BEIJING: China's burgeoning ecommerce sector is coming under increasing scrutiny by regulators, who this week announced new measures to crack down on counterfeit and substandard goods sold over the internet.

With total online spending in the country expected to surge to $1 trillion within the next four years, China's Ministry of Commerce wants to tighten the regulatory environment and put a stop to so-called "brushing" activity on commercial sites.

As reported by the Wall Street Journal, "brushing" is the Chinese expression for a growing practice whereby vendors fake transactions and customer reviews.

Under the terms of a broader draft law, the Chinese government also wants to fine operators up to 500,000 yuan, or $80,000, for failing to report it instances of such misbehaviour.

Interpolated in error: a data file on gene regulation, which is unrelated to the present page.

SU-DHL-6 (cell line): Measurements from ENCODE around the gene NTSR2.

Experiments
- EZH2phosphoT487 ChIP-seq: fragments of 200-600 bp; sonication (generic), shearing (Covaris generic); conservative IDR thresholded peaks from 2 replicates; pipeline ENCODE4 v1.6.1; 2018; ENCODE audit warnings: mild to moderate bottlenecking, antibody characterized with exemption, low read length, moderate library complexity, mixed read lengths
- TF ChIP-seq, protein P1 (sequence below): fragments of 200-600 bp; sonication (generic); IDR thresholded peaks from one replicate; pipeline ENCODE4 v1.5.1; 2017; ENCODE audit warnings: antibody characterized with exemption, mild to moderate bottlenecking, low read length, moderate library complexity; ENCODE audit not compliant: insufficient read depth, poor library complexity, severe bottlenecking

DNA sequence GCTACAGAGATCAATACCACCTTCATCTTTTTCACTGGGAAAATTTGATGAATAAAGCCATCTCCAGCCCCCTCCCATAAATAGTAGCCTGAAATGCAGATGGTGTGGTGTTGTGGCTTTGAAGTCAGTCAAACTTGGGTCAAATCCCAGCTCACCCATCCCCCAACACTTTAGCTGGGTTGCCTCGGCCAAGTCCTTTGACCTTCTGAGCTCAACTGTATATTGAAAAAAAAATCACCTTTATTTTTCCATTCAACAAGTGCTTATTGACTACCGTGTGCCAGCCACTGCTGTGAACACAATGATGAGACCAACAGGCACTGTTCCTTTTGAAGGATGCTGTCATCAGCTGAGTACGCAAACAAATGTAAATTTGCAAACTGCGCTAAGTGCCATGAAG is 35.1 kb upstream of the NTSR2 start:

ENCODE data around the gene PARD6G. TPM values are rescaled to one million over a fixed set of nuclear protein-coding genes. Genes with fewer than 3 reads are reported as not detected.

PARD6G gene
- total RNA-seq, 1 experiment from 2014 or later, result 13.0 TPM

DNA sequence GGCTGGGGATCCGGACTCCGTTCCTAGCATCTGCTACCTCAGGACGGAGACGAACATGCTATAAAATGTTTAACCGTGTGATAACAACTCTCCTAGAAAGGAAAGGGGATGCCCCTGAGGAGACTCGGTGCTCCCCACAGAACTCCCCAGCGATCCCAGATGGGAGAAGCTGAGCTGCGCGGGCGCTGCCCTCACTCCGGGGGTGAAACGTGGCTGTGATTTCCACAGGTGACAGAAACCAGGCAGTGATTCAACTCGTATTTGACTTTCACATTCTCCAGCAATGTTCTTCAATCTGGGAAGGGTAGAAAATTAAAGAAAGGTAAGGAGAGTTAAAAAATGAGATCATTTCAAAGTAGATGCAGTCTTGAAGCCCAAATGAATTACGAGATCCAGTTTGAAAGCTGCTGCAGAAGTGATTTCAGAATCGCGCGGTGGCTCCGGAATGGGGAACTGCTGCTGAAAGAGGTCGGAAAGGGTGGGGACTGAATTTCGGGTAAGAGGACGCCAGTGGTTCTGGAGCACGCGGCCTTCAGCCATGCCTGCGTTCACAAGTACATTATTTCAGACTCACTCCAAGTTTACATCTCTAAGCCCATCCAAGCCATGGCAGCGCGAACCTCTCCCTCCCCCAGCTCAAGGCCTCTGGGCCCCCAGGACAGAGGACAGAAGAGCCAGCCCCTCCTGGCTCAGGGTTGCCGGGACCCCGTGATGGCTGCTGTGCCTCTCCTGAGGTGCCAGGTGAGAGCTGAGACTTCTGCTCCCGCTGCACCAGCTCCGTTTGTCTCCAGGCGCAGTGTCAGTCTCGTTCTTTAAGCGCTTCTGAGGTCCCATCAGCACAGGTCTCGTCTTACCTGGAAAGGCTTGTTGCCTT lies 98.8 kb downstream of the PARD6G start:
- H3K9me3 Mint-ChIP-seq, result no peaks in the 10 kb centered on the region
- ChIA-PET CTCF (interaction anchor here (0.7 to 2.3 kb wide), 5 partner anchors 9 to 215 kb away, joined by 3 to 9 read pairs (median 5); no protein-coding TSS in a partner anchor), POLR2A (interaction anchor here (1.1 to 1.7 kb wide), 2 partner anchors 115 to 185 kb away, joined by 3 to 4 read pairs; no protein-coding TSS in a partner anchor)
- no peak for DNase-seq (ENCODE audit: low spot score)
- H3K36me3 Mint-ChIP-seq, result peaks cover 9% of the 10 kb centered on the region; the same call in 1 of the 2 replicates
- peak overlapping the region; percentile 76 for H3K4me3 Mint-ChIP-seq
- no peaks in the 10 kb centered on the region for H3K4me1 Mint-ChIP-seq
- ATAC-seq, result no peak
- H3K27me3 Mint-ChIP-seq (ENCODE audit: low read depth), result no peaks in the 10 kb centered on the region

Analysts and brands say the new rules could be a big step towards reducing the prevalence of counterfeit goods as well as "grey-market" goods, which are legal but sold cheaply, so potentially damaging a brand's image.

Elinor Leung, an analyst at Hong-Kong based investment group CLSA, observed: "You have to go through this process before you have a true consumption market in China. Nobody can avoid it, including Alibaba."

Indeed, the new measures are likely to heap further pressure on Alibaba, the country's largest ecommerce company, which has faced official criticism in the past that it has not done enough to police who sells on its Tmall and Taobao sites.

The company says it supports the government's initiative to "promote the healthy development of China's ecommerce industry" and has taken steps to raise the quality of its online shops.

But Emma Li, a researcher with L2, a US business intelligence firm, thought it unlikely that Alibaba would be able to get rid of all counterfeit and grey-market goods on Tmall simply because there are so many of them.

Data sourced from Wall Street Journal; additional content by Warc staff